It is recorded that by 1303 German settlements were evident in the district of Deutsch Krone, where Ploetzmin was located. Settlements slowed in the middle of the 14th century due to the plague, however, the Wends (Slavs) who lived around the early Germanic settlements were almost completely assimilated by then.  It is very possible that the Schauers (Schur) were also assimilation into German culture by the end of the 14th century, two hundred years before the establishment of Ploetzmin, and completely lost any memory of their Eastern European origins.

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Jim Schauer was the last direct descendant of Jacob Schur b 1827 to own and operate a full scale-farm, which was locate in Glendale Township, Monroe County, Wisconsin.  The farm was located in what was originally known as Schauer Valley where Jacob’s four sons owned farms at the end of the 19th century.   Jim died September 1, 2010 and is buried in nearby St. Lukes Evangelical Lutheran Church Cemetery.  All four of Jacob’s sons were among the original twelve founders of the church, still located on the hill at the end of the Valley in Glendale Township.  In 1898, Gustav Schauer and his wife Anna Mohns gave property to build the church.  Gus was one of Jacob’s four sons and a great uncle of Jim’s.

Jim Schauer

The Establishment of Surnames:  In remote areas surnames were not fixed until the 17th or 18th centuries.  In 1812 Prussia required the use of surnames.  Generally there were five categories used to establish last names—occupations, places of residence, places of origin, physical and character distinctions, and father’s name.  Schauer seems to be a late 19th century version of Schur, which refers to the “sheep shearing” occupation. Most likely, Jacob Schur born 1790 in Ploetzmin, or one of his ancestors was a sheep shearer or he was a farmer with a special talent for shearing.  At this time, it was common for peasant farmers to raise sheep for wool, cheese and meat.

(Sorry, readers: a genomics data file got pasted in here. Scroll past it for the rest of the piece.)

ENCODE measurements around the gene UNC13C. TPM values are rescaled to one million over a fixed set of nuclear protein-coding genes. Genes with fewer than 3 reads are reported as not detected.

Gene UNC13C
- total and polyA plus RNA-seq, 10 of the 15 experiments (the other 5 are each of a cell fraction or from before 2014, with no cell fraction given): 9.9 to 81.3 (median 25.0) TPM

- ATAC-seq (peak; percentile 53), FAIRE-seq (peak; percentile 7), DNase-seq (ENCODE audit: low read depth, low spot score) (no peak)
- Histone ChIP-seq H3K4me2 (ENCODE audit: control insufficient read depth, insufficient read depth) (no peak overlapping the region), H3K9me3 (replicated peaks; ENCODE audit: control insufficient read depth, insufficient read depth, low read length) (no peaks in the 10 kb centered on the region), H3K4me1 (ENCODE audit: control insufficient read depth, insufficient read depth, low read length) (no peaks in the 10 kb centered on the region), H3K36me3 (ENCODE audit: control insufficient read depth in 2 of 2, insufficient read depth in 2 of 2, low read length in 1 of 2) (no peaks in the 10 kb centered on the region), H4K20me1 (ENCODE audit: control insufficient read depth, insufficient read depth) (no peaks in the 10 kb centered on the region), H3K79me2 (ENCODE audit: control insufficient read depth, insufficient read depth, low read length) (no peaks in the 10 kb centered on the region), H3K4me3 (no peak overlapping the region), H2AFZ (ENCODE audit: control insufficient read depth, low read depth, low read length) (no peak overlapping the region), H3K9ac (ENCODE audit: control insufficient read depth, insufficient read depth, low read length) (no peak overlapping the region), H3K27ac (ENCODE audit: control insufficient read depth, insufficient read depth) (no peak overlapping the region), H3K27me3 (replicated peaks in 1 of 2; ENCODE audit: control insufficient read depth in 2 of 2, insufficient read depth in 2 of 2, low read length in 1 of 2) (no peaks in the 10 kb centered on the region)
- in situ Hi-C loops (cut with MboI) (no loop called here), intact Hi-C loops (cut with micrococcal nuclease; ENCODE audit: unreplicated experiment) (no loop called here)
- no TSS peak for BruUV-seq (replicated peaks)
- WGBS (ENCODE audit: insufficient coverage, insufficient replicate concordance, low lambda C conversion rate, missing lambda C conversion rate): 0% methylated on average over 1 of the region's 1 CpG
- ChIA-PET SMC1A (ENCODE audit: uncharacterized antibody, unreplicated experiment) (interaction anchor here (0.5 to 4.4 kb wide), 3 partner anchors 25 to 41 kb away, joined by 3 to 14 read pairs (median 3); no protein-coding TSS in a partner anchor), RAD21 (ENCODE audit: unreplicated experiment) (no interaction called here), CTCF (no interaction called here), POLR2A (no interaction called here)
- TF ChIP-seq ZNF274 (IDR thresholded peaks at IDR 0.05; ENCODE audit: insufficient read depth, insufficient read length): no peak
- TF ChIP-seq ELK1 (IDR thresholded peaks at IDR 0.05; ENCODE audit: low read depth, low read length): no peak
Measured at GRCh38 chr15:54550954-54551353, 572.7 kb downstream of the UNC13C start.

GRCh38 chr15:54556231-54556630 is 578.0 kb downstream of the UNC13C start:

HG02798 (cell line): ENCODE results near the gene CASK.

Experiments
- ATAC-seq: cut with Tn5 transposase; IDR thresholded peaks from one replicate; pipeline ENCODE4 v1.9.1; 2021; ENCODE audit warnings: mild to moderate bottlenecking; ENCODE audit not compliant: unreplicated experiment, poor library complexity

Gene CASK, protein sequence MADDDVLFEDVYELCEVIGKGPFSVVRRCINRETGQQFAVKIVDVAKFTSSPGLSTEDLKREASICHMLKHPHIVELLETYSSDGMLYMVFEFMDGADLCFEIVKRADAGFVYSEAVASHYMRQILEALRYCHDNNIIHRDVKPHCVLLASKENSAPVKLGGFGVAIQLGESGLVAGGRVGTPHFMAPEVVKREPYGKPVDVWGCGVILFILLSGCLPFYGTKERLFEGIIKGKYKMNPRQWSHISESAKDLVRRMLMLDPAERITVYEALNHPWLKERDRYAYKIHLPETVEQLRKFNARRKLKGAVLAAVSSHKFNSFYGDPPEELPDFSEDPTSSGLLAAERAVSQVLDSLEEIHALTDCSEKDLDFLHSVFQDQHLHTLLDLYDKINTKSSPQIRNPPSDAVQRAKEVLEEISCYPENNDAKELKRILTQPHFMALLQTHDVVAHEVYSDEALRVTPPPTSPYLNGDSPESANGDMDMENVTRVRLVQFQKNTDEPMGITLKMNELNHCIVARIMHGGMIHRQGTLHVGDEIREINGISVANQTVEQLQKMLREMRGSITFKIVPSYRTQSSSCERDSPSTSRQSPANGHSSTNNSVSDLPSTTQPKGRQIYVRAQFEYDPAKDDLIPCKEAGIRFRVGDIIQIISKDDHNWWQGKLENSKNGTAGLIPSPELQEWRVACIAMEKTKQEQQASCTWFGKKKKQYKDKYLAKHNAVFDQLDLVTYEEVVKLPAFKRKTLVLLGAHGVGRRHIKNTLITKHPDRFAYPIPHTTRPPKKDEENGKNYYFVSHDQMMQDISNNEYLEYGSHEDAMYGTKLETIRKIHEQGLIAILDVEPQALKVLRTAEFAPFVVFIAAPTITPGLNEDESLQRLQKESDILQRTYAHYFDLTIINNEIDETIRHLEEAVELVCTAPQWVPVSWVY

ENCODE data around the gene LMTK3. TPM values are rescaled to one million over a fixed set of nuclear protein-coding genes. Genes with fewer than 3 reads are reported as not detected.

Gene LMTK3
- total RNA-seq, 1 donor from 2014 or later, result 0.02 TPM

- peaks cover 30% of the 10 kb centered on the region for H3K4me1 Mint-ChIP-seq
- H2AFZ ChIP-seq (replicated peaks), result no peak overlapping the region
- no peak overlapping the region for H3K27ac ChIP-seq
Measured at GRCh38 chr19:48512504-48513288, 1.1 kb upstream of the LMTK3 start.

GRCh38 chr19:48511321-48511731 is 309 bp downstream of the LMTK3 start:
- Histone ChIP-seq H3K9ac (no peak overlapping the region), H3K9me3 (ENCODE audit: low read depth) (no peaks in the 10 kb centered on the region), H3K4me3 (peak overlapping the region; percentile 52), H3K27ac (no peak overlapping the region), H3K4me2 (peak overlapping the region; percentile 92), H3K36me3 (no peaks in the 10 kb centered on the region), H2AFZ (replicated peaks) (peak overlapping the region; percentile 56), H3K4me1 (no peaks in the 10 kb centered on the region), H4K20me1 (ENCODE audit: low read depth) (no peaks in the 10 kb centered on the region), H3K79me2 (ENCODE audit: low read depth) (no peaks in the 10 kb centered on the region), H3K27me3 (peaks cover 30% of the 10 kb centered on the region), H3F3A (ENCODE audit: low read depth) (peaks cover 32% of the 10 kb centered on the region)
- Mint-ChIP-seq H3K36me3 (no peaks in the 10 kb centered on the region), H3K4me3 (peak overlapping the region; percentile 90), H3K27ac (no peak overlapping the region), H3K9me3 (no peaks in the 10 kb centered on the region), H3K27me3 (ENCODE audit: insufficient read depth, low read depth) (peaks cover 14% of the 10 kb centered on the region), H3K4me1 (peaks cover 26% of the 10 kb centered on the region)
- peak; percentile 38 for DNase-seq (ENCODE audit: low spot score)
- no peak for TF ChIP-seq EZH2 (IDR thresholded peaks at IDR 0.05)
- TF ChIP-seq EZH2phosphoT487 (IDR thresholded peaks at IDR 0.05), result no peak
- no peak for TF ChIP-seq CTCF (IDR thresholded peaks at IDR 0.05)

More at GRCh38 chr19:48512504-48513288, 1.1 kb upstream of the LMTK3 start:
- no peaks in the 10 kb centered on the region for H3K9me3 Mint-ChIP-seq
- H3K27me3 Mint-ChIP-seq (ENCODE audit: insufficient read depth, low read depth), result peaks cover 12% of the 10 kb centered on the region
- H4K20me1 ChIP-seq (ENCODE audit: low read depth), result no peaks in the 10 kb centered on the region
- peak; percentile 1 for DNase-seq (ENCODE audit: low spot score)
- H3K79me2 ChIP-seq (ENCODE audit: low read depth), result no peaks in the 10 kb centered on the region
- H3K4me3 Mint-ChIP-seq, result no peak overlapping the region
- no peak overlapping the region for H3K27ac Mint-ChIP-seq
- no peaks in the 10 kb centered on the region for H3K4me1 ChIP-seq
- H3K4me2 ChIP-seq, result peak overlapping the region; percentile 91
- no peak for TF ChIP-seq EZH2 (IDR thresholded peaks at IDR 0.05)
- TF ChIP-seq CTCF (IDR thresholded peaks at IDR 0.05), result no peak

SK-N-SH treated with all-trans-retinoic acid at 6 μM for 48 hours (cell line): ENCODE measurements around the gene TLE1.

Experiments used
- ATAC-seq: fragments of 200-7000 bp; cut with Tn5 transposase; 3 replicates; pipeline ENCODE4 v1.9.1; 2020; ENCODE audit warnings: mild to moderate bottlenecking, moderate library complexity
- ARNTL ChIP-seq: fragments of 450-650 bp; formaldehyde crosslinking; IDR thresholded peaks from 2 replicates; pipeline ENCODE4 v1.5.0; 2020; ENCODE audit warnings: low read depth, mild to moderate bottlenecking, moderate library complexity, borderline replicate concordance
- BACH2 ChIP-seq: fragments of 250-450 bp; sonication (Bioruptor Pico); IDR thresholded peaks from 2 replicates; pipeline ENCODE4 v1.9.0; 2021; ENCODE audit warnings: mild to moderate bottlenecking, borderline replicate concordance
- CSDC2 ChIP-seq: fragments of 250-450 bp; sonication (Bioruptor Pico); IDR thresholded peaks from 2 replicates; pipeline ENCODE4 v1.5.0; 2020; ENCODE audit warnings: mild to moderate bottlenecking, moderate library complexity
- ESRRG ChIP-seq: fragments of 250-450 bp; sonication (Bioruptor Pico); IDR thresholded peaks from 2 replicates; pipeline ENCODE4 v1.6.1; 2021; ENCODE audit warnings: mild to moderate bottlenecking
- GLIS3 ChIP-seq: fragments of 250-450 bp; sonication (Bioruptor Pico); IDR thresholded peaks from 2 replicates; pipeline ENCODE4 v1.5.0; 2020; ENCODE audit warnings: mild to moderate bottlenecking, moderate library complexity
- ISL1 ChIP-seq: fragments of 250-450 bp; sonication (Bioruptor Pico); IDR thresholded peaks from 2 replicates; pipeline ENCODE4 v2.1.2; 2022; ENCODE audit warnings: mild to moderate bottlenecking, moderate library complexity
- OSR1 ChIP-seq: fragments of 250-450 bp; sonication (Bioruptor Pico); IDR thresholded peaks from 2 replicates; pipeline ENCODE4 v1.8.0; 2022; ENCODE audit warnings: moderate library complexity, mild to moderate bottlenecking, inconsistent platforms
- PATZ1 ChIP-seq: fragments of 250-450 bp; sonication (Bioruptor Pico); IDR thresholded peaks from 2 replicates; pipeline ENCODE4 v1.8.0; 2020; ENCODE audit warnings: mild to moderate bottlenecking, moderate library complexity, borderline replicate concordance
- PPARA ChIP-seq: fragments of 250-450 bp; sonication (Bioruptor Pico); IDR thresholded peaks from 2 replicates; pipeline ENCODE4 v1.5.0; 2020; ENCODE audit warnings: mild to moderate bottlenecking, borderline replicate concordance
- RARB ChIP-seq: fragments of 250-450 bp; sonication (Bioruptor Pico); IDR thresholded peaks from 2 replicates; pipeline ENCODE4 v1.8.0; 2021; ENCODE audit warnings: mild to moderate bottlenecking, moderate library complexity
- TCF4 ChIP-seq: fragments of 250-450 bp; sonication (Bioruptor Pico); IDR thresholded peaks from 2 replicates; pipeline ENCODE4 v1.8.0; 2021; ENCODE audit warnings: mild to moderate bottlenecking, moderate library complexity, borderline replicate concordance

Earliest Schurs Living in the Ploetzmin Area: The 1608 Church Records finds a Martin Johan Schur in Stabitz and Michael Schur in Jastrow, both villages in the Cammin District, not the District of Deutch Krone where Ploetzmin was located. However, these were adjoining districts and in 1773, there was a movement to place Ploetzmin in the Cammin District, as it was the only Usch outpost on the east side of the Kuddow River.

The oldest Catholic Church records in West Prussia (1669) lists a Schur in Freudenfiehr, and refers to a Schor in the Zippnower Church records.  Also mentioned was Elizabeth Schur who came from Ploetzmin.  Remembering that last names were just becoming fixed, it is likely that all of these people were somehow related even though the spelling of their last names differed, as all of these villages lay within a twenty-mile radius.  The Schur/Schor name is not common, which strengthens the probability of a family connection. These records suggest that the Schur family lived in the area for almost two hundred years before Jacob Schur was born in 1790.

The Reformation: The Reformation lead by a German priest, Martin Luther, was a 16th-century religious and political challenge to the Roman Catholic Church. The Thirty Year War followed, beginning in 1618 as a conflict between the Protestants and Catholics and ended in 1648.  One half of the greater Pomeranian population died from the war, disease and famine, which ravaged the land, leaving it barren. Anyone living through these time, whether in the war zone or on the fringe, experienced extreme misery and suffering.  Even today, some Poles describe the Thirty-years War as more destructive than World War II. 

Although the Reformation swept though Germany 1530, the church in Schmilowo, which served the farmers in Ploetzmin didn’t become Protestant until 1653 after the Thirty-years War.  The 1648 war settlement agreement gave Pomerania to Brandenburg-Prussia.   A hundred years earlier, the Augsburg Treaty declared, “ the religion of the Prince shall be the religion of the people.”  The Catholic clergy was likely expelled at this time.  The Luedtke document states, that a government inspector reported in 1653 that the Schmilowo Church had been recently taken from the “heretics” and all the residents were now Lutheran, and a Lutheran Pastor was performing baptisms and weddings.